McDull – Hong Kong’s much-loved ditsy cartoon piglet – may seem an unlikely icon for the winds of change blowing through Tsim Sha Tsui and beyond this year. But his statue takes pride of place on the waterfront's revamped Avenue of Stars, facing off with chanteuse Anita Mui and kung fu phenomenon Bruce Lee.
The trio are complemented by handprints and nameplates paying tribute to more than 100 other luminaries of the city’s film industry – the hero image if you will of all things newly bright and beautiful at the tip of the Kowloon peninsula, which has long played second fiddle to smarter, flusher, snootier Hong Kong Island. As the old adage runs: ‘There are two sorts of people in Hong Kong – those who live on the Island, and everybody else.’ But come 2019, Tsim Sha Tsui – which translates as ‘sharp sandspit’ – is upping its game.
Credit: Derry Ainsworth
The regeneration can be traced back to the closure of the inner-city airport at Kai Tak in 1998, when aircraft stopped flying overhead and building-height restrictions were relaxed. Still further back, in 1971 jewellery tycoon Cheng Yu-tung bought what was then called Holt’s Wharf for a mere HK$131 million, turning it into the city’s first mixed-use development. Over four decades later, his grandson Adrian Cheng has gone one better, renaming the site Victoria Dockside and stocking it – at a cost of US$2.6 billion – with an office tower and a five-star hotel, serviced apartments and a mall that imaginatively splices retail with museum-style exhibits.
So far, so bling. But breeze into the office lobby ofand rather than marble, the walls are covered in hefty timber piles salvaged from piers around the world; the concierges sport trim fedoras and a debonair mien; and a delicate coconut and vanilla fragrance – a favourite of Adrian Cheng’s – fills the air. Art works by Qin Feng, Nick Mauss and Alexander Tovborg dot the public spaces, while staff from Mizuho and and Taipei Fubon banks, two early tenants, can join cultural programmes curated by the property. It’s a long way from the traditional humdrum office block.
Cheng, who’s describedas a ‘game-changer’, says: ‘In this work space you get both art and cultural experiences – increasingly, we are moving to a culture that embraces work and life together.’
Atop the K11 Atelier, theboasts 413 Tony Chi-designed rooms and suites, an octet of restaurants and bars, several floors devoted to wellness – spa, outdoor pool, alternative therapies – and unrivaled 57th-floor presidential suite gardens.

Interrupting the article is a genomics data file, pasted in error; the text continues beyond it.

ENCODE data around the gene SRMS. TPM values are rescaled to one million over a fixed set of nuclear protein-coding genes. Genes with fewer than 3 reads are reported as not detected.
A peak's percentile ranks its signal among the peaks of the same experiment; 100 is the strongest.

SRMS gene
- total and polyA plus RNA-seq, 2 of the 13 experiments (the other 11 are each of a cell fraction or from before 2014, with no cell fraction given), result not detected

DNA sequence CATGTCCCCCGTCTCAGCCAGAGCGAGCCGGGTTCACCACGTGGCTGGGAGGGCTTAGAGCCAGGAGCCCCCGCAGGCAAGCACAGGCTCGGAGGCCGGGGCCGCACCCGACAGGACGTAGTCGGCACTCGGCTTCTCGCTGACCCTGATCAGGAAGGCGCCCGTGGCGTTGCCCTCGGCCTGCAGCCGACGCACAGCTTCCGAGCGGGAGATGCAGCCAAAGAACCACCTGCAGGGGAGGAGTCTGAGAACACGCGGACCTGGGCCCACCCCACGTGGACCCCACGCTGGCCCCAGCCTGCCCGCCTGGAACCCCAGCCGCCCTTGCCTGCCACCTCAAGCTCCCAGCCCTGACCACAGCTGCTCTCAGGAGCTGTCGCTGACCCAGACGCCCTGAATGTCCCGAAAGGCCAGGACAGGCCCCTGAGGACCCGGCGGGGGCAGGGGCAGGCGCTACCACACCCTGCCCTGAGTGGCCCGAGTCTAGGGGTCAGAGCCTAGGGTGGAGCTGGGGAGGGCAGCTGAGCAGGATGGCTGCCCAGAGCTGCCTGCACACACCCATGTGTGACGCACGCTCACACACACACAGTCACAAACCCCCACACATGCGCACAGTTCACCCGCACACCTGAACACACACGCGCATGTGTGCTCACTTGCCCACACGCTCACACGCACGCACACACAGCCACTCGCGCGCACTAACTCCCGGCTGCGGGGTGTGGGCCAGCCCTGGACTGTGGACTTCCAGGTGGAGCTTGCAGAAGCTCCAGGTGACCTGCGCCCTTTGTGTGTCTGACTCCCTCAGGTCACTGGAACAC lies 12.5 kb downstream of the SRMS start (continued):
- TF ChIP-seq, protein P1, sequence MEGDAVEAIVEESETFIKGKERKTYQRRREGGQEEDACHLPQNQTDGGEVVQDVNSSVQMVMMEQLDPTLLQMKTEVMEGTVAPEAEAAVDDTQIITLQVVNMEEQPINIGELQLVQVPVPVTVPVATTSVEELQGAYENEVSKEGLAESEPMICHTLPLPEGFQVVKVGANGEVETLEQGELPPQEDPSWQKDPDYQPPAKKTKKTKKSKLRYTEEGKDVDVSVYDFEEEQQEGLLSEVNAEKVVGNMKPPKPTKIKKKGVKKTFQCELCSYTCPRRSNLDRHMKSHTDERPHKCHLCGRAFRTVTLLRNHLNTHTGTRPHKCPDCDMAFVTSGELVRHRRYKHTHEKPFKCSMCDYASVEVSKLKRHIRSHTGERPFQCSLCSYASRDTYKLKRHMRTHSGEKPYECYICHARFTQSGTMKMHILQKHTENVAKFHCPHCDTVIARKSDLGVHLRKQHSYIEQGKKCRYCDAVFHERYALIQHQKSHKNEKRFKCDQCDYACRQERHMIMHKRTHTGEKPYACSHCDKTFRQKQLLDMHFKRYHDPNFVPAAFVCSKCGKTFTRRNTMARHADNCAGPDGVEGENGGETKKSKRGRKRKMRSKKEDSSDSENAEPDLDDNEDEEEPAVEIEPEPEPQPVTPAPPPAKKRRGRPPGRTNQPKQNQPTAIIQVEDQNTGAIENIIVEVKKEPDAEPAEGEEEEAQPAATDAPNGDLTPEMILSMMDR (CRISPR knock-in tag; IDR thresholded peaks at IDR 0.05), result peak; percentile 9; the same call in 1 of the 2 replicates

Back at ground level, James Corner, best known for his transformative High Line project in New York, was given the task of adapting Victoria Dockside’s surrounds, chiefly the Avenue of Stars, which had become a tad dog-eared since opening in 2004.
‘I was extremely attracted to the power of the site, with its large-scale views across the harbour to the Hong Kong skyline,’ says Corner.
‘Once it’s finished, the Tsim Sha Tsui harbourfront is going to be more visible and accessible, with a palpable what I term ‘urban cosmopolitan’ feel – arts, culture, parks, retail, hotels, residences and people from all around the world mingling together.’
Rounding out Victoria Dockside, the adjacent Salisbury Garden, a public park, has been remodelled, and both the interiors and exhibits at theare being given a complete makeover.
The changes are giving long-time residents pause for thought, and a sizeable slice of optimism. ‘This is the year Tsim Sha Tsui finally gets its fair slice of the limelight,’ says Manu Melwani, otherwise known as Sam, who having dressed just about everyone from Bill Clinton to Edna Everage can justly lay claim to being Hong Kong’s preeminent celebrity tailor.
‘Our premises here on Nathan Road has been operating since 1957, but the new hotels, arts hubs and offices are pulling the area up by its bootstraps. It’s a year of great opportunity for us – not least thanks to the new West Kowloon railway station, which puts us at the gateway to the Chinese mainland.’
If Victoria Dockside is sprucing up Tsim Sha Tsui’s image,station – a cavernous terminus built, together with the line connecting it to the mainland, for HK$84.4 billion – puts it well and truly on the map. The latter-day progeny of the long-demolished station that’s now only marked by the 1915 clock tower at the Star Ferry pier, high-speed trains run from here north through the whole of China, linking it all the way to Europe.
Credit: Derry Ainsworth
Just beyond the station lies the third vertex of the renaissance triangle, one that’s principally devoted to art and recreation. At present, the most tangible part of the West Kowloon Cultural District is the– a tree-lined waterside promenade that’s one of the area’s prime green lungs, and host to musical recitals, dance performances and handicraft workshops every other weekend which – with an unintentional nod to 1960s hippie culture – are dubbed .
The district’s first completed major landmark, the, acts as platform for the conservation, promotion and development of Cantonese opera. And promises to bridge this century and the last in its showcases of visual art, design and architecture, and moving imagery from Hong Kong, the Chinese mainland, and further afield.
It’s not just megabucks shiny stuff that’s making waves across Tsim Sha Tsui. New restaurants are springing up in the slipstream of the major trophy projects. Prime examples arewith its Nanyang-style cuisine; and the Sichuanese , perched in the new extension to Ocean Terminal, Hong Kong’s city centre cruise ship berth.
Credit: Derry Ainsworth
With his front-row view of this massive makeover, McDull would surely be impressed. Join him on the promenade this year to see for yourself.
Hero Image: Derry Ainsworth